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Lipid Structure and Function. Pages 27-36 in textbook. Common Physical Properties of Lipids. Soluble in non-polar organic solvents Contain C, H, O Sometimes N & P Includes fats and oils – mostly triglycerides Fat: solid at room temperature Oil: liquid at room temperature

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Lipid structure and function

Lipid Structure and Function

Pages 27-36 in textbook

Common physical properties of lipids
Common Physical Properties of Lipids

  • Soluble in non-polar organic solvents

  • Contain C, H, O

    • Sometimes N & P

  • Includes fats and oils – mostly triglycerides

    • Fat: solid at room temperature

    • Oil: liquid at room temperature

  • More highly reduced than CHO

    • 2.25x more energy

Lipids or glucose for energy
Lipids or Glucose for Energy?

Energy-Containing Nutrients (C and H)









Lipids or glucose for energy1

More reduced state (more H bound to C)

 More potential for oxidation

Less reduced state (more O bound to C)

 Less potential for oxidation

Lipids or Glucose for Energy?

Energy from lipids
Energy from Lipids

  • Compared to carbohydrates, fatty acids contain more hydrogen molecules per unit of carbon, thus, they are in a more reduced form

  • Carbohydrates are partially oxidized so they contain less potential energy (H+ and e-) per unit of carbon

Functions and properties
Functions and Properties

  • Concentrated source of energy (9 kcal/gm)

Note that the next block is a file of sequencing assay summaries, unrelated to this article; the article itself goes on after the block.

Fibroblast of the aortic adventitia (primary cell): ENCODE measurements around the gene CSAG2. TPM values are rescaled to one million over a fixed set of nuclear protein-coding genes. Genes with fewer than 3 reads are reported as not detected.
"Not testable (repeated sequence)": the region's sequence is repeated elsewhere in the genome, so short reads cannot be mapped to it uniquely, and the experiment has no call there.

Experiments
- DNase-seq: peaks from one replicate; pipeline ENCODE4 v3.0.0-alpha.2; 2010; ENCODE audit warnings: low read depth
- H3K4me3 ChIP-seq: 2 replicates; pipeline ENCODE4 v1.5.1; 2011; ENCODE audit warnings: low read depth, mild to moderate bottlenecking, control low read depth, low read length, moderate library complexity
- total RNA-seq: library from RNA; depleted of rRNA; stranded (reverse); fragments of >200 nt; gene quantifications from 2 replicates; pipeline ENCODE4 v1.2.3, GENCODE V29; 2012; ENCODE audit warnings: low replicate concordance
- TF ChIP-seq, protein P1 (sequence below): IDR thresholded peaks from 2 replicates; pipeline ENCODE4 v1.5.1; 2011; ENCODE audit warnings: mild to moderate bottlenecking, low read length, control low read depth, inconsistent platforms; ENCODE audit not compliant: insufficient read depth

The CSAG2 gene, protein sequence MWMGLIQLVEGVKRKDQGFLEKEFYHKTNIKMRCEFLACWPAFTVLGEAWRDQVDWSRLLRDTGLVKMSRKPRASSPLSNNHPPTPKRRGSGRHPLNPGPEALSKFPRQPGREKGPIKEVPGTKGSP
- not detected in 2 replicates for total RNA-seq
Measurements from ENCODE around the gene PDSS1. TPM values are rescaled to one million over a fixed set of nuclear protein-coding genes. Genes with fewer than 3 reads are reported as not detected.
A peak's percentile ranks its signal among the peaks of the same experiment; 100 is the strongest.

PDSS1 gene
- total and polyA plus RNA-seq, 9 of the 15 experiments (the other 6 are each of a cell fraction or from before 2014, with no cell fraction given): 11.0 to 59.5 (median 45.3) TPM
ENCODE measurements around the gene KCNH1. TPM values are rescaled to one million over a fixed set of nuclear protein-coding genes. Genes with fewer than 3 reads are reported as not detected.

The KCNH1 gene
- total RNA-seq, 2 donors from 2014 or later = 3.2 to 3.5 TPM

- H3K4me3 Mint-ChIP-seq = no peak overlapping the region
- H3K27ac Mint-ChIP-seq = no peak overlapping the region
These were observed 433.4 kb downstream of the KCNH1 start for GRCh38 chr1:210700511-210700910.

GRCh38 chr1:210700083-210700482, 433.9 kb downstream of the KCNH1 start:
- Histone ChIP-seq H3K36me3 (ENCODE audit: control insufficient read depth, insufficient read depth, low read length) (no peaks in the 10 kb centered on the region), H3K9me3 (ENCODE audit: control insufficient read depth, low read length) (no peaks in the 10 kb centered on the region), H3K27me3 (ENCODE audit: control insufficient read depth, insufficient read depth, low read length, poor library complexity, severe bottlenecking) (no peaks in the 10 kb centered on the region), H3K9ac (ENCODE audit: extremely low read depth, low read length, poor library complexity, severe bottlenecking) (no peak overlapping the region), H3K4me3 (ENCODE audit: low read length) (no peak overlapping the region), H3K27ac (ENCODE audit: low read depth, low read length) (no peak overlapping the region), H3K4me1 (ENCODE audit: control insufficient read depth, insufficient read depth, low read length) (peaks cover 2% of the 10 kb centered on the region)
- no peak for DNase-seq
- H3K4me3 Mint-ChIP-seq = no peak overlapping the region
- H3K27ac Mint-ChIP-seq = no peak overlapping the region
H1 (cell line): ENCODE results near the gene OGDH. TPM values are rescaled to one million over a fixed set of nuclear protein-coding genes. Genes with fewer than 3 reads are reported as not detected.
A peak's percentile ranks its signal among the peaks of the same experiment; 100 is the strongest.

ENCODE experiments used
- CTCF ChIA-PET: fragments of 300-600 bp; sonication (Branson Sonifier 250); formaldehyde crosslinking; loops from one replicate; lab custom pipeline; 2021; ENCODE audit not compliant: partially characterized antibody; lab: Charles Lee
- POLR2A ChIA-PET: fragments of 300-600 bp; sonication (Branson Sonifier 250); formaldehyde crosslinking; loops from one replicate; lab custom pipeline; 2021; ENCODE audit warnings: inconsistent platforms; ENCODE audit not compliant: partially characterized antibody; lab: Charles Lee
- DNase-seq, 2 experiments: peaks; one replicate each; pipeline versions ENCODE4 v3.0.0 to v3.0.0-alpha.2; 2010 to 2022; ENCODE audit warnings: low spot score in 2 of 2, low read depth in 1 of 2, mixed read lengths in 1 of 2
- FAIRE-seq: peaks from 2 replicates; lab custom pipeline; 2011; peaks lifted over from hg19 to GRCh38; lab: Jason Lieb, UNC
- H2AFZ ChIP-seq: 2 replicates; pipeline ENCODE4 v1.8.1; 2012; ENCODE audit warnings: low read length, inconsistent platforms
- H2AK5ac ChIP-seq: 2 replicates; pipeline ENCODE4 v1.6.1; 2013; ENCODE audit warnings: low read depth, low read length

• Energy reserve: any excess energy from carbohydrates, proteins and lipids are stored as triglycerides in adipose tissues

  • Provide insulation to the body from cold

    • Maintain body temperature

  • Mechanical insulation

    • Protects vital organs

Functions and properties1
Functions and Properties

  • Electrical insulation

    • Protects nerves, help conduct electro-chemical impulses (myelin sheath)

  • Supply essential fatty acids (EFA)

    • Linoleic acid and linolenic acid

  • Formation of cell membranes

    • Phospholipids, a type of fat necessary for the synthesis of every cell membrane (also glycoproteins and glycolipids)

Functions and properties2
Functions and Properties

  • Synthesis of prostaglandins from fatty acids

    • Hormone-like compounds that modulates many body processes

      • Immune system, nervous systems, and GI secretions

      • Regulatory functions: lower BP, blood clotting, uterine contractions

  • Help transport fat soluble vitamins

  • Palatability and aroma

    • Flavor and taste for some species!

  • The satiety value – help control appetite

    • Fullness; fats are digested slower

      • Regulated through gastric inhibitory protein (GIP) and cholecystokinin (CCK)

Physical traits of fatty acids
Physical Traits of Fatty Acids

  • Form membranes, micelles, liposomes

    • Orient at water:oil interface

    • Contain hydrophobic and hydrophilic groups

    • Lipid bilayer for membranes

    • Micelles formed during digestion

Physical traits of fatty acids1
Physical Traits of Fatty Acids

  • Fatty acids form “soaps” with cations

    • Na & K soaps – water soluble

    • Ca & Mg soaps – not water soluble

      • Poorly digested

  • Major issue in feeding fats to ruminants

Physical traits of fatty acids2
Physical Traits of Fatty Acids

  • Unsaturated fatty acids oxidize spontaneously in presence of oxygen

    • Auto-oxidation, peroxidation, rancidity

    • Free radicals formed

      • Reduce nutritional value of fats

    • Antioxidants prevent oxidation